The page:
Criterion Channel airing film in celebration of hip-hop
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Criterion Channel airing film in celebration of hip-hop

US independent streaming service The Criterion Channel has recently announced that in celebration of hip-hop culture reaching its 50th anniversary this August, they will be releasing a film series dedicated to the genre.

In August of 1973, DJ Kool Herc threw a party at 1520 Sedgewick Avenue, which has since become the time and place people believe hip-hop was born, and this year the culture will be coming together to acknowledge the strides the genre has taken since its inception.

The Criterion Channel will too be acknowledging this and, from August 1st, will be streaming films that have played an integral part in “showcasing raw early documents of the scene’s key players, intimate and informative portraits of musical expertise and technical wizardry, and definitive, star-studded evocations of the culture’s impact.”

The films and series included in this tremendous lineup include the Spike Lee classic Do the Right Thing, Jim Jarmusch’s RZA-scored samurai film Ghost Dog, Michael Rapaport’s documentary on A Tribe Called Quest, Hype Williams’ Belly, and the John Singleton films Boyz-N-The Hood and Poetic Justice.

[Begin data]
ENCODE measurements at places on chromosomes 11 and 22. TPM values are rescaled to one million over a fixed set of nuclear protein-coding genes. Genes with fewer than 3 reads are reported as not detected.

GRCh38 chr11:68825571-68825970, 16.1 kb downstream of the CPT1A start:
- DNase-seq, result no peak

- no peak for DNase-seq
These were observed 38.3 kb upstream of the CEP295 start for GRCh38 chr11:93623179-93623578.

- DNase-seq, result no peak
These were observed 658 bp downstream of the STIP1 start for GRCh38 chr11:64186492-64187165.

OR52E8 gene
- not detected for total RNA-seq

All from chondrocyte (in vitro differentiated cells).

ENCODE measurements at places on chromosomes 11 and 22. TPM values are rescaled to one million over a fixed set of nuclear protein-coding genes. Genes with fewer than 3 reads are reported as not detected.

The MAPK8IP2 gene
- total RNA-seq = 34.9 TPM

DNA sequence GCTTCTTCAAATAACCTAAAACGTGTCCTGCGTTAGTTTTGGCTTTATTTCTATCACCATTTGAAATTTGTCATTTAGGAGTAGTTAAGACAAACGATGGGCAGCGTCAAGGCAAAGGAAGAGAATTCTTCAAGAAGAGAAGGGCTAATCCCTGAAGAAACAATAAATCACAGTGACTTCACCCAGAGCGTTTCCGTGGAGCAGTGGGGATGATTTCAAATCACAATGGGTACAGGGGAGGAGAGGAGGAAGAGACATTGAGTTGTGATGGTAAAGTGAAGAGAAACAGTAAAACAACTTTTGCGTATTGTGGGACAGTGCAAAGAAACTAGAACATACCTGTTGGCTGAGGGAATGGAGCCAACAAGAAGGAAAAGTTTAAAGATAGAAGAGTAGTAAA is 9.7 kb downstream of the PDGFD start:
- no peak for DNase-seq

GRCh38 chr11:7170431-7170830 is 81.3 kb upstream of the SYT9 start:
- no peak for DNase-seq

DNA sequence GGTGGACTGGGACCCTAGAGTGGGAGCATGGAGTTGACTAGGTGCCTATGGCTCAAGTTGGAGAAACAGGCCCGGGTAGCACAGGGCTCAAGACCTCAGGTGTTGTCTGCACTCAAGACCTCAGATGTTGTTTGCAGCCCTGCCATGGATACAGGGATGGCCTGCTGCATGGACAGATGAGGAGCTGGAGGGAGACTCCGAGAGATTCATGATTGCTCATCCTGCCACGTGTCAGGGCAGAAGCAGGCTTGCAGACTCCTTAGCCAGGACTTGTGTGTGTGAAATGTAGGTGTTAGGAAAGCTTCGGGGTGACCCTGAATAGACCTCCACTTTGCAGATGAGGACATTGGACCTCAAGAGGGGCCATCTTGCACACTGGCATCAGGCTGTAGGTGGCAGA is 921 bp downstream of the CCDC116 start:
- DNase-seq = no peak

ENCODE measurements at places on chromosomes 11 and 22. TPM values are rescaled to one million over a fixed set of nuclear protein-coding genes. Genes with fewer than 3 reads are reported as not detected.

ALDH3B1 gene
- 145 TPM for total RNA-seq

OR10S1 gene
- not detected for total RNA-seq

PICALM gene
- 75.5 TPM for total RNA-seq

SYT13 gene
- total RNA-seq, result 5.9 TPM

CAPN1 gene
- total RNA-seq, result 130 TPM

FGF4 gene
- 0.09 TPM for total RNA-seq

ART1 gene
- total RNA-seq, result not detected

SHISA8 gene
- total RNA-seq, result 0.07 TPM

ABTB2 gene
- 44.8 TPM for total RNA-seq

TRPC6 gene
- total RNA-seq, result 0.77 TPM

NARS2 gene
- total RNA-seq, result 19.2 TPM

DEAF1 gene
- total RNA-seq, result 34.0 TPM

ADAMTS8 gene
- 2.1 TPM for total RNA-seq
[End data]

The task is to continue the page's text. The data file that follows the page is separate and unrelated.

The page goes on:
In a statement concerning the hip-hop-orientated programming this August, the channel wrote, “We’re extremely excited to present this wide-ranging series that highlights the incredibly varied ways that hip-hop has shown up in film since the culture’s birth 50 years ago.”

They continued, “From raw, pivotal early documents like Wild Style and Style Wars onward, there’s something for everyone here, whether you’re an expert or a beginner.” The channel is encouraging those who are unfamiliar with hip-hop also to view these films and documentaries.

Ashley Clark, the curatorial director for Criterion, has taken great pride in launching this project. The Criterion Channel costs viewers $10.99 per month or $99.99 a year for unlimited access to its services.